Pesticides don’t pose acute health risk to honeybees foraging on farmland, two-year study finds

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Honey bees forage across a large area, continually scouting the local landscape for ephemeral food resources. Beekeepers often rely on flowering plants in and around irrigated farmland to maintain their colonies during dry seasons, despite the potential risk of pesticide exposure. Recent declines in pollinator abundance and diversity have focused attention on the role of pesticides and their effects on honey bee health.

This investigation examined two types of landscapes within a two-mile (3.2 km) radius of honey bee colonies: an intensive agricultural setting and a rural setting without intensive agriculture. More than 10,000 acres of agricultural land was surveyed to quantify the area of cultivated crops and the area treated with pesticides, including seed treatments and foliar applications of insecticides. Samples of honey, bee bread (stored pollen), beeswax, and adult bees were collected from hives in both landscape types and screened for pesticide residues to determine if foraging bees were transporting pesticides to hives. Some samples of bee bread and honey did contain pesticide residues, but these were below known lethal dose (LD50) levels for honey bees. Beeswax samples contained the highest levels of contamination, but most were still relatively low. Samples were screened for 174 common agricultural pesticides and metabolites, but only 26 compounds were detected during the two-year study.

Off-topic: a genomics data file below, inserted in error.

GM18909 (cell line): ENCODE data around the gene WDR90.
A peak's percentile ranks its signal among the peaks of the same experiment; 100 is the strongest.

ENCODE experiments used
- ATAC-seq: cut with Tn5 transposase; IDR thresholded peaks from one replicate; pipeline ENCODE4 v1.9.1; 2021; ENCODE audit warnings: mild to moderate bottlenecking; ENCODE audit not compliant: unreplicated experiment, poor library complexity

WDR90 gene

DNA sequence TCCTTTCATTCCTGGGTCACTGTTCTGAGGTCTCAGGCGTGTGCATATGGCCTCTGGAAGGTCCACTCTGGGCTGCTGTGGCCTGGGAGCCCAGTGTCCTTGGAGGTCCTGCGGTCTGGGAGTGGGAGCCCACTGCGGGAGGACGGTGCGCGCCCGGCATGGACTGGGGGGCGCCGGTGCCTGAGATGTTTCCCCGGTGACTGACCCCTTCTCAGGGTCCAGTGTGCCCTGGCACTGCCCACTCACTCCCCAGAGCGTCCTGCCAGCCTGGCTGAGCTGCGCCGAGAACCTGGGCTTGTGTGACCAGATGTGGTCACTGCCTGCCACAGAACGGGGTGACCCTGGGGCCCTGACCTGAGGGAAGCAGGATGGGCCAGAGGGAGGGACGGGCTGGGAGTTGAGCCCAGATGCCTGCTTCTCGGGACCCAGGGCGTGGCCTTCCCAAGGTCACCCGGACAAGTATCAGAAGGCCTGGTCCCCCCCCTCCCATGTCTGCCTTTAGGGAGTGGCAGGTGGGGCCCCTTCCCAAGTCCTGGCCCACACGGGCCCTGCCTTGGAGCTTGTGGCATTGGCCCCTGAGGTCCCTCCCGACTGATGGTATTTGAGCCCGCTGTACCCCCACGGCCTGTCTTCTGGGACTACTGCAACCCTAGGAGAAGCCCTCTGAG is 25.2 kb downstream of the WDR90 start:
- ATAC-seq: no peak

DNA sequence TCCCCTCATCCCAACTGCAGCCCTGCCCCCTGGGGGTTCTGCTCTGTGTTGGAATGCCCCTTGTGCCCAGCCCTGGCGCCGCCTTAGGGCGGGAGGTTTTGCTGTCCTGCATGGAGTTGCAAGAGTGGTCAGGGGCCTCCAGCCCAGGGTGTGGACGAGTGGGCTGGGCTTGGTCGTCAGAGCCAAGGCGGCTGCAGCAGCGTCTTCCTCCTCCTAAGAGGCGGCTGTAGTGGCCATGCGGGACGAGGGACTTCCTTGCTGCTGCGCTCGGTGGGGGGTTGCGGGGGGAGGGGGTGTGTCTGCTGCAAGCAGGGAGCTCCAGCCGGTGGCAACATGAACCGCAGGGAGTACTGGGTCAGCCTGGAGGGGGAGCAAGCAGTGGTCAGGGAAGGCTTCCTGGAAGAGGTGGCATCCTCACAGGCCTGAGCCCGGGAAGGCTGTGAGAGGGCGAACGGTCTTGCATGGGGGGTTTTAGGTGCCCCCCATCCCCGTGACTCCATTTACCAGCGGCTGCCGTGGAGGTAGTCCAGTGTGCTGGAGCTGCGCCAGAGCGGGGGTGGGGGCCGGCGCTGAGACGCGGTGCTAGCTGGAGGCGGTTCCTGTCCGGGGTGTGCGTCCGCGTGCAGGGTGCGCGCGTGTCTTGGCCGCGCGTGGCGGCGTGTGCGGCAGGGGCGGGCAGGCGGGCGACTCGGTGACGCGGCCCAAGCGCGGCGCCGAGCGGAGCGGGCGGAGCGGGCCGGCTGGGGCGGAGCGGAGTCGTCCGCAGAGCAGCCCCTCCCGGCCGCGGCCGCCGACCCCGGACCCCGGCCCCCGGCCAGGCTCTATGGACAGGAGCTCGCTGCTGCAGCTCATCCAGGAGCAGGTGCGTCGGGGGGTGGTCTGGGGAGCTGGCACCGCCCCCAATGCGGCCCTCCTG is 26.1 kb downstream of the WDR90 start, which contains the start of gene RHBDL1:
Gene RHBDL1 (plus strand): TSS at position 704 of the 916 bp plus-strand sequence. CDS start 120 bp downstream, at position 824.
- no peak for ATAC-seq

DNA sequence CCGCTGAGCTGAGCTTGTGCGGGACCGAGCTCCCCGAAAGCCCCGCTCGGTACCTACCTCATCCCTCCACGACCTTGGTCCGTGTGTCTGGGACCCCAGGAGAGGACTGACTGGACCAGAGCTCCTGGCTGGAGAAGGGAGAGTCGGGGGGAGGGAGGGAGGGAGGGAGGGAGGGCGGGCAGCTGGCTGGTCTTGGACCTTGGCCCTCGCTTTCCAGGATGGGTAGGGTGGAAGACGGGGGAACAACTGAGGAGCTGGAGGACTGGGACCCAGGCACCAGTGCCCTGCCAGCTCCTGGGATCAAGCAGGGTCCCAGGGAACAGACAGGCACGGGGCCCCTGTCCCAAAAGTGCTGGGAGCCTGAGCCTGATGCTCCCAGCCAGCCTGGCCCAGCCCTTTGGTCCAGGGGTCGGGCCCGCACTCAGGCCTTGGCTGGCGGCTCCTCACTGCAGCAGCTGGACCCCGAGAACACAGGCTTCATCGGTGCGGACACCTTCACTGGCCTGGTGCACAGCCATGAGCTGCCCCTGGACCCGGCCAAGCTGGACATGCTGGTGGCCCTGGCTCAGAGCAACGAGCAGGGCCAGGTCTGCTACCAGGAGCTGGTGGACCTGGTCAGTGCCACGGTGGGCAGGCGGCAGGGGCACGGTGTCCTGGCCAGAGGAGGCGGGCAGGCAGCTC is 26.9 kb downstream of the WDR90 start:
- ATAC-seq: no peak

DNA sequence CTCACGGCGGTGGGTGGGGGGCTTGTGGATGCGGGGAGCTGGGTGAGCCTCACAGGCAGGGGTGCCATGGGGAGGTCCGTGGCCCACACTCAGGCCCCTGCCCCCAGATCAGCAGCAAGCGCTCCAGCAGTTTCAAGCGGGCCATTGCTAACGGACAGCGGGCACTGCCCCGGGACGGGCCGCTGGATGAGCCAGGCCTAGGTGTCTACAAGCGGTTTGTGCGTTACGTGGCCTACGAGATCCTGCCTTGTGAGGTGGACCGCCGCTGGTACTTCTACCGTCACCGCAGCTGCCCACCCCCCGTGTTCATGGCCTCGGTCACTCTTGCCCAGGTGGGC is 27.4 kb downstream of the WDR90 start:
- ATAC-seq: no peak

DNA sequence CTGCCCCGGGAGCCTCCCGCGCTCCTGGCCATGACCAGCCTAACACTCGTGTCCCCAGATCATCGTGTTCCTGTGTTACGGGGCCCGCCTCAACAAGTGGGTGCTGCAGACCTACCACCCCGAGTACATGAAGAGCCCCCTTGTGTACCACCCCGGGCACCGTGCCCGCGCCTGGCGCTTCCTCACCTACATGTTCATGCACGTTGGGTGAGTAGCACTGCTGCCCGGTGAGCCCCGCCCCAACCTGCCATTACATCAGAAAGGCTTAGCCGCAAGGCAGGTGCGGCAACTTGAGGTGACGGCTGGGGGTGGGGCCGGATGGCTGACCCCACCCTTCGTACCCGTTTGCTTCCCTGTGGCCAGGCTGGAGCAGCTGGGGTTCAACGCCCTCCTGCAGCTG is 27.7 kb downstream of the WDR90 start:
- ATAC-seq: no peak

Bee colonies foraging in agricultural landscapes are potentially exposed to numerous pesticide applications. While the residues detected in this study did not pose an acute lethal risk to adult honey bees, this study did not measure sublethal effects on bee colony health or performance, which merit further investigation.

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Recent declines in honey bee populations cannot be attributed to any one single cause, but are likely the result of accumulated stresses from multiple causes. The complex of the mite Varroa destructor and the viruses they vector continues to be the greatest threat to honey bee health. Other pathogens such as Nosema ceranae also affect honey bee health, productivity, and survivorship. Additionally, bees must have access to adequate nutrition from floral resources in order to maintain health. Most likely, a combination of multiple factors, including these and others, are responsible for recent declines in honey bee health and populations. Optimal management of honey bee colonies must include a reduction of multiple stress factors, including sublethal exposure to pesticides, and discussions of honey bee health should not be limited to a narrow focus on pesticide exposure.

Despite the widespread use of these chemicals, both hobbyist and commercial beekeepers continue to maintain productive honey bee colonies in intensive agricultural areas. Furthermore, colony productivity has been shown to increase with proximity to crop land, and research has also shown that mass flowering crops can benefit wild and managed bees, despite other risks posed by agricultural practices and land management.

Read full, original article: Comprehensive Survey of Area-Wide Agricultural Pesticide Use in Southern United States Row Crops and Potential Impact on Honey Bee Colonies

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